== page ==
Anchorage Mayor Bronson vetoes nearly all Assembly changes to the 2022 city budget

Anchorage Mayor Dave Bronson on Tuesday vetoed almost all of the Anchorage Assembly’s changes to his proposed $550 million city budget.

The Assembly unanimously approved the city’s 2022 operating budget last week after making more than a dozen changes to it. Bronson had proposed cutting $7.4 million from the budget, and the Assembly’s changes restored funding to many of the cuts, including for the Mobile Crisis Team, the School Resource Officer program in the school district, grants for prevention of child abuse, sexual assault and domestic violence and funding for early childhood education, among other changes.

Bronson on Tuesday reversed many of those changes. The vetoes will keep next year’s budget in line with his administration’s priorities of “public safety, an economically prosperous and business-friendly community, compassionately resolving the homelessness crises, minimizing service impacts to the public while seeking savings, re-organizing for more efficient and effective government, and aligning costs to better represent cost causer/cost payer,” Bronson said in a statement.

The vetoes also will put the city’s budget under the tax cap by $110,000, according to the mayor’s office.

The Assembly can vote to override Bronson’s vetoes with a supermajority of eight votes. Assembly leadership said a meeting would be scheduled to consider overriding the vetoes.

Assembly member Forrest Dunbar, a sponsor of the Assembly’s budget changes, said that while he does not know whether members will vote to override the vetoes, most of the budget changes the Assembly made last week passed with eight or more votes.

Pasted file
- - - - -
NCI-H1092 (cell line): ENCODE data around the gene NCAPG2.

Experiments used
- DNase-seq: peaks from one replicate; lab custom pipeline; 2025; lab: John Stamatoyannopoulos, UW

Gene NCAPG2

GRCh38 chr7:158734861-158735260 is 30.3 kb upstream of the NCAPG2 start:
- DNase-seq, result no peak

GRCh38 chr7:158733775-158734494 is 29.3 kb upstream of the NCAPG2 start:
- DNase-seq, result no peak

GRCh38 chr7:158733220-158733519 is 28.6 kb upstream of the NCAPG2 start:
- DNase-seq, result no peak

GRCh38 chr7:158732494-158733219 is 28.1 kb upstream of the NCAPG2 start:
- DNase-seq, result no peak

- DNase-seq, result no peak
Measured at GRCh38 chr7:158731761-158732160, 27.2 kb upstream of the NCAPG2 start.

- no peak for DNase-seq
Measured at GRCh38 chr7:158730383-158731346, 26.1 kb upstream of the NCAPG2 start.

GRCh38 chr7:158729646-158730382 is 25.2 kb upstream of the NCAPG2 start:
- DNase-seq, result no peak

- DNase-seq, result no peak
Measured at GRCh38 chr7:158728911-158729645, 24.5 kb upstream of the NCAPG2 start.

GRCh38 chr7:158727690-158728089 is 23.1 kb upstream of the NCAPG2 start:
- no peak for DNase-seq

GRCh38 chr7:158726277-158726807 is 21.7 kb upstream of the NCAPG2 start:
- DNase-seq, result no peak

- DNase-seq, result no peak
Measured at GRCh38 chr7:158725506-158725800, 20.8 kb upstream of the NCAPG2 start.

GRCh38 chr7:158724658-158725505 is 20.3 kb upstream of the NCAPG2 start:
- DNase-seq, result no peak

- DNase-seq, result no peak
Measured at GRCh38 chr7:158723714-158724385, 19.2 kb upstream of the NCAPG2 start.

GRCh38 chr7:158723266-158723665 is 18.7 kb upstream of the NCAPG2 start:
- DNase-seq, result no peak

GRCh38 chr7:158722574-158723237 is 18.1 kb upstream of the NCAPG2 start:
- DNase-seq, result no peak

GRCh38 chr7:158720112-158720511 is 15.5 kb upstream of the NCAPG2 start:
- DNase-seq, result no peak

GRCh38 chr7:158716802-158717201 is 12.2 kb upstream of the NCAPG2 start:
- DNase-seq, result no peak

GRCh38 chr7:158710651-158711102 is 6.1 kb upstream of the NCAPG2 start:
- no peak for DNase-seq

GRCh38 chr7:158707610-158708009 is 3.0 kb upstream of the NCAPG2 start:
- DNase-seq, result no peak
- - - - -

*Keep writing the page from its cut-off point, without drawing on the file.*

“The amended budget passed unanimously, which is a very rare occurrence,” Dunbar said. “Bronson had the opportunity here to show some unity and work with the Assembly, but instead, he protected his increased number of middle managers and political appointees and reversed all of the public safety investments that the Assembly tried to make.”


Assembly members and the Bronson administration clashed several times during the amendment process last week, including over a proposal from Dunbar and member Austin Quinn-Davidson to cut a management position and a political appointee position in the mayor’s office. The Assembly ultimately compromised after the Bronson administration fought to keep the positions.

[Read Anchorage Mayor Dave Bronson’s full veto memorandums here, here and here.]

Changes under the mayor’s vetoes include:

• Keeping $1 million in funding for health department staff from the alcohol tax budget. The Assembly had moved it to the health department budget.

• The Assembly had restored full funding to the Mayor’s Community Grants program. Bronson reversed that in order to keep the budget under the tax cap, according to the veto.

• Bronson vetoed $1.2 million in funding for the School Resource Officers program in the Anchorage School District. He wants the school district to reimburse the city for the program, rather than have the city pay for the police officers. The Assembly had reinstated city funding for the program for five months, through the end of the school year.